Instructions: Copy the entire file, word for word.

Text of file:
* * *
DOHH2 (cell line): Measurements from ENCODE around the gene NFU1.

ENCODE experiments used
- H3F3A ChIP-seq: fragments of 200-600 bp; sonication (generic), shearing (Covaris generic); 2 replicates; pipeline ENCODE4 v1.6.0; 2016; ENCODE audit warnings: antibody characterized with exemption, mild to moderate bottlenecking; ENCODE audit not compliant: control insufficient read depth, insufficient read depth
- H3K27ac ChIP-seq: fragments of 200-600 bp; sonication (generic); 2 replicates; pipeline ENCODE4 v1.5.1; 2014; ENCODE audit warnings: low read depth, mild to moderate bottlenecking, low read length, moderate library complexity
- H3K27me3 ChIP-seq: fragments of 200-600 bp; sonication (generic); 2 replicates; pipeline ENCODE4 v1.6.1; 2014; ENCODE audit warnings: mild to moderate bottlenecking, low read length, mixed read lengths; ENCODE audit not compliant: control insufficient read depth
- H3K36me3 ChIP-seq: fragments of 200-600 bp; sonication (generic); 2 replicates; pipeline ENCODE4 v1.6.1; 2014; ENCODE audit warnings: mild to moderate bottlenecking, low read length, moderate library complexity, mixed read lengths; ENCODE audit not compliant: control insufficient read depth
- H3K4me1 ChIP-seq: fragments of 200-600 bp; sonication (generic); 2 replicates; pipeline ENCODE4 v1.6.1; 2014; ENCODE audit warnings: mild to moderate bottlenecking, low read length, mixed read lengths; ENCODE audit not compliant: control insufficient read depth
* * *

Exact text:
DOHH2 (cell line): Measurements from ENCODE around the gene NFU1.

ENCODE experiments used
- H3F3A ChIP-seq: fragments of 200-600 bp; sonication (generic), shearing (Covaris generic); 2 replicates; pipeline ENCODE4 v1.6.0; 2016; ENCODE audit warnings: antibody characterized with exemption, mild to moderate bottlenecking; ENCODE audit not compliant: control insufficient read depth, insufficient read depth
- H3K27ac ChIP-seq: fragments of 200-600 bp; sonication (generic); 2 replicates; pipeline ENCODE4 v1.5.1; 2014; ENCODE audit warnings: low read depth, mild to moderate bottlenecking, low read length, moderate library complexity
- H3K27me3 ChIP-seq: fragments of 200-600 bp; sonication (generic); 2 replicates; pipeline ENCODE4 v1.6.1; 2014; ENCODE audit warnings: mild to moderate bottlenecking, low read length, mixed read lengths; ENCODE audit not compliant: control insufficient read depth
- H3K36me3 ChIP-seq: fragments of 200-600 bp; sonication (generic); 2 replicates; pipeline ENCODE4 v1.6.1; 2014; ENCODE audit warnings: mild to moderate bottlenecking, low read length, moderate library complexity, mixed read lengths; ENCODE audit not compliant: control insufficient read depth
- H3K4me1 ChIP-seq: fragments of 200-600 bp; sonication (generic); 2 replicates; pipeline ENCODE4 v1.6.1; 2014; ENCODE audit warnings: mild to moderate bottlenecking, low read length, mixed read lengths; ENCODE audit not compliant: control insufficient read depth